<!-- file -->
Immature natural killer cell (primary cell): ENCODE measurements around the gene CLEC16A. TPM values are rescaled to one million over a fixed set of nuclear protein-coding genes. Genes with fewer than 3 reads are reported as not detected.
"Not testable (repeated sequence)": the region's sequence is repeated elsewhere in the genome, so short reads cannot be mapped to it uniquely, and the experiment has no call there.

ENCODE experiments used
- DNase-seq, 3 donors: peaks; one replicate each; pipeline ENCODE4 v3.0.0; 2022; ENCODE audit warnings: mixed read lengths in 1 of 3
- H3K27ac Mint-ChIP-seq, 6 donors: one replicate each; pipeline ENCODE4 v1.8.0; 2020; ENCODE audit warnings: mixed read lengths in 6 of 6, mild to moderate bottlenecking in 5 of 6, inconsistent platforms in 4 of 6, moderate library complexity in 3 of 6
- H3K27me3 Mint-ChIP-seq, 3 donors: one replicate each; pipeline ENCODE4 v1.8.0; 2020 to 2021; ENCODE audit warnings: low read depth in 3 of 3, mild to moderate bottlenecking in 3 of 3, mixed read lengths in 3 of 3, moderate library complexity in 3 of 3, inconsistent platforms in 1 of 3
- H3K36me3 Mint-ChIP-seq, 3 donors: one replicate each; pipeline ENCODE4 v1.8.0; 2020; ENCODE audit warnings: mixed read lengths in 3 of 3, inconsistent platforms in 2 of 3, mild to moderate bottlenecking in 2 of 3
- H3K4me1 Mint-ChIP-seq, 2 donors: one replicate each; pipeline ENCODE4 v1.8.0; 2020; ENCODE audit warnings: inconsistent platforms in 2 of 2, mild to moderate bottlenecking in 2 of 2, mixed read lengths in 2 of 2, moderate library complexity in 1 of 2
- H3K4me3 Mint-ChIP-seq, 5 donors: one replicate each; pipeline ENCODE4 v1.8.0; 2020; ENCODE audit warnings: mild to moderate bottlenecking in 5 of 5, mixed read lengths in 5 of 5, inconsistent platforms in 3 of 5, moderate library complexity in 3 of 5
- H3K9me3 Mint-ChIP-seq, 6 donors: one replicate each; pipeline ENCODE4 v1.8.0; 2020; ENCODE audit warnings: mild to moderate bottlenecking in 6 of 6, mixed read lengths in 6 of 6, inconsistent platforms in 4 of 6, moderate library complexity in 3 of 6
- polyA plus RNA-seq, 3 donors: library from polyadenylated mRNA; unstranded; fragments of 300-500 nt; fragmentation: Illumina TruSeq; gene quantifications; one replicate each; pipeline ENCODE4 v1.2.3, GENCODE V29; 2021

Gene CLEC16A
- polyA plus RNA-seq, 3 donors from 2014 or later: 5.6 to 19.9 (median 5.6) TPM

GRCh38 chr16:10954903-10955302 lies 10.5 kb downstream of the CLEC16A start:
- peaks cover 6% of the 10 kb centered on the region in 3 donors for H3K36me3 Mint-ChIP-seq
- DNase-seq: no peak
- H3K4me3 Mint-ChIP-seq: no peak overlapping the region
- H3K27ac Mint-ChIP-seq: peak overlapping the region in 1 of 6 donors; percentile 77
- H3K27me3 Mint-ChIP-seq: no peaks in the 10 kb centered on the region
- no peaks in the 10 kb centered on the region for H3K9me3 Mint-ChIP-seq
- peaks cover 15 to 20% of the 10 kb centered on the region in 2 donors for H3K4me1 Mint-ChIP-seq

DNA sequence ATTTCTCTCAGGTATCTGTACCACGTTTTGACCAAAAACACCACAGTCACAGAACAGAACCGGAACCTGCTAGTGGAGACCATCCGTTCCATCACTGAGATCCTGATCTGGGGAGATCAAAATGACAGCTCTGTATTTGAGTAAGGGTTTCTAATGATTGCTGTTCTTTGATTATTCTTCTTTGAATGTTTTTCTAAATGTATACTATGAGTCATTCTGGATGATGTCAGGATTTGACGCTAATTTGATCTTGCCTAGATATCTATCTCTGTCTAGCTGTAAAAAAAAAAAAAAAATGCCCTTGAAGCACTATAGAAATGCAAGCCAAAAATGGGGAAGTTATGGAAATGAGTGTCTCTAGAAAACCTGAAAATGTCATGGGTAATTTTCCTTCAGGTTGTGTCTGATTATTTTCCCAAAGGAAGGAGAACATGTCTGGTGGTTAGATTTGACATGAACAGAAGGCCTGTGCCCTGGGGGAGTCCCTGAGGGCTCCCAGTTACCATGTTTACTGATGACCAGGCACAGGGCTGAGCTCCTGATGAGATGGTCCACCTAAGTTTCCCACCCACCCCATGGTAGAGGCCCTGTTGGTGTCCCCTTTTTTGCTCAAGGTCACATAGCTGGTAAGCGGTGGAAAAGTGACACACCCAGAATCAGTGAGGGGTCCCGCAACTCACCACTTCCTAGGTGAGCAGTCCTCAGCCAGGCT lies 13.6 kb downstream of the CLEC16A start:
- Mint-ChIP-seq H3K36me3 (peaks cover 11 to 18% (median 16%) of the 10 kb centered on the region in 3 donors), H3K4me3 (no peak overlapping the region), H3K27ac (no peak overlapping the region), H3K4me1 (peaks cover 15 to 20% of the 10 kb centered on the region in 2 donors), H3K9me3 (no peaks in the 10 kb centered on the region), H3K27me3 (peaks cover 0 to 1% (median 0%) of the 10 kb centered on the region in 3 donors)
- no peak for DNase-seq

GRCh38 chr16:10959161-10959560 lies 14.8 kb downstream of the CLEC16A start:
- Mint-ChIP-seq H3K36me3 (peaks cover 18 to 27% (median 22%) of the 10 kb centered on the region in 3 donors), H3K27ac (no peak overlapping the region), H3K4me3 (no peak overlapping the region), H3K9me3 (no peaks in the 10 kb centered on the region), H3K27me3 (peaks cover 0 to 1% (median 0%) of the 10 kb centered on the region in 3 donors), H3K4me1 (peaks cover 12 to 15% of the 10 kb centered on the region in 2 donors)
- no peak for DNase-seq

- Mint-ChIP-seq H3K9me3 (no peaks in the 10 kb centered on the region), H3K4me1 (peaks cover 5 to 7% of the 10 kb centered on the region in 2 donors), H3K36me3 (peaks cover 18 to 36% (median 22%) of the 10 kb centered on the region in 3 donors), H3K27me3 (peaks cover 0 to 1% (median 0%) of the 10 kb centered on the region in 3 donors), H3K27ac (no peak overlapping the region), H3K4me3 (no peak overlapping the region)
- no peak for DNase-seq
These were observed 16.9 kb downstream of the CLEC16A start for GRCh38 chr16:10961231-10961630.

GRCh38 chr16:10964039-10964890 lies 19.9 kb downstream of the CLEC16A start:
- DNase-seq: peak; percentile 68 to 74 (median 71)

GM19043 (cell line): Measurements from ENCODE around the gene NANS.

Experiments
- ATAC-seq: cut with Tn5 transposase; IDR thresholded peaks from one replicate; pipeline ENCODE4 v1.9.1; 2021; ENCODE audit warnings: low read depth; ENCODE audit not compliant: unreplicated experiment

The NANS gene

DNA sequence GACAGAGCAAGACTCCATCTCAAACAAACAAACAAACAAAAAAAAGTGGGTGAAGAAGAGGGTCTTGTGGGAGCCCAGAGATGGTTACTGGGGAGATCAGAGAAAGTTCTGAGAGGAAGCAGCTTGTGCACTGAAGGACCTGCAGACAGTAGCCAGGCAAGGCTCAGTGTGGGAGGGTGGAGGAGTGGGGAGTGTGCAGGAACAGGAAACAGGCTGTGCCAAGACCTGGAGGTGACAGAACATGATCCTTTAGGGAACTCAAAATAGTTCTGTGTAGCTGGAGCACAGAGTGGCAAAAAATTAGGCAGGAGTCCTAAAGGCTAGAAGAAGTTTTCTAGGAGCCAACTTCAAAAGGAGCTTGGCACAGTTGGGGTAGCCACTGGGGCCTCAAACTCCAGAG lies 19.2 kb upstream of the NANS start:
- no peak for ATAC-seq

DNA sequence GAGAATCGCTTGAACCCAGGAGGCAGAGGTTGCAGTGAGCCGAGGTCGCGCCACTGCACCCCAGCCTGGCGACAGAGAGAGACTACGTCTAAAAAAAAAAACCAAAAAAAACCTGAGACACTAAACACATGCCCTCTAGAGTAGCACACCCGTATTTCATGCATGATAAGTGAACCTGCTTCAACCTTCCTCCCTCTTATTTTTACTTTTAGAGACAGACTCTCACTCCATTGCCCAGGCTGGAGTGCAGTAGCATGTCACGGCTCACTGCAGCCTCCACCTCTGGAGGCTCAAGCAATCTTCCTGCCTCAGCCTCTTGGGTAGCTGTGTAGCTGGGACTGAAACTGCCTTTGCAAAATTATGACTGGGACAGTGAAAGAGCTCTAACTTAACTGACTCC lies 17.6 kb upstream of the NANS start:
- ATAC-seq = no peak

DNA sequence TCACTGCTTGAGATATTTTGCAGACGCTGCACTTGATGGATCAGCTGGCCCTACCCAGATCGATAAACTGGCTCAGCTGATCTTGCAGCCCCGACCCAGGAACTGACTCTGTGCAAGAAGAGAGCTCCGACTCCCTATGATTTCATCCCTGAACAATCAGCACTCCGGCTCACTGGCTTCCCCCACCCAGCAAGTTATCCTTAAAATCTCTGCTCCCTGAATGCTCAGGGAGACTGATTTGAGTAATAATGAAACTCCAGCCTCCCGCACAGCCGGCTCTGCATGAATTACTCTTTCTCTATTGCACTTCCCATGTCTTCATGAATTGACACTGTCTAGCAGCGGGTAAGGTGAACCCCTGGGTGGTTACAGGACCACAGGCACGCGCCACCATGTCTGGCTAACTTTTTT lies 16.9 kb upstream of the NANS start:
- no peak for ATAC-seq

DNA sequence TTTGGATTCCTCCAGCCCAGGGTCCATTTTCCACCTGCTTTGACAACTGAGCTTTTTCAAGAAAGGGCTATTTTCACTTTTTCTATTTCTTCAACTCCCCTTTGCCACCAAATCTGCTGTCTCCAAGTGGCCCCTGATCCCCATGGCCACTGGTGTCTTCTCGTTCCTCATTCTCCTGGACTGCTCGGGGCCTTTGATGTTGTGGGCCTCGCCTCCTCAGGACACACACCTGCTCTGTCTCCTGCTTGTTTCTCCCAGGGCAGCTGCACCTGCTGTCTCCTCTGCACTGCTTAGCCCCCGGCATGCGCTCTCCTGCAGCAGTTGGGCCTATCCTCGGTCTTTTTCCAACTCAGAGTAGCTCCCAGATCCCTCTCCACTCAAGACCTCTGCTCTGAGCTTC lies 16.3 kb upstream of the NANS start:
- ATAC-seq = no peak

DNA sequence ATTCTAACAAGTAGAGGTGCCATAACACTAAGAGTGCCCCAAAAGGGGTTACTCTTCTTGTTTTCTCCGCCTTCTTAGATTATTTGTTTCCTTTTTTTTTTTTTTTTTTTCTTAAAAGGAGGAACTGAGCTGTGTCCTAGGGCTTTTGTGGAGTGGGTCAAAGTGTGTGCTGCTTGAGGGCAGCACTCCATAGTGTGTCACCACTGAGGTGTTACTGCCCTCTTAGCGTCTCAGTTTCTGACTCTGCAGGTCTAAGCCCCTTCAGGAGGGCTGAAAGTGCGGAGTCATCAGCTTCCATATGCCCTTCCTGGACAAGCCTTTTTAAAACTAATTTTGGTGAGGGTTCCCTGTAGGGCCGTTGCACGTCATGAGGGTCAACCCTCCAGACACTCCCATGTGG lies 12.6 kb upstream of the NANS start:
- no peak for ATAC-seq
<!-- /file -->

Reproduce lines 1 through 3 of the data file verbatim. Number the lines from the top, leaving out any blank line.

Immature natural killer cell (primary cell): ENCODE measurements around the gene CLEC16A. TPM values are rescaled to one million over a fixed set of nuclear protein-coding genes. Genes with fewer than 3 reads are reported as not detected.
"Not testable (repeated sequence)": the region's sequence is repeated elsewhere in the genome, so short reads cannot be mapped to it uniquely, and the experiment has no call there.

ENCODE experiments used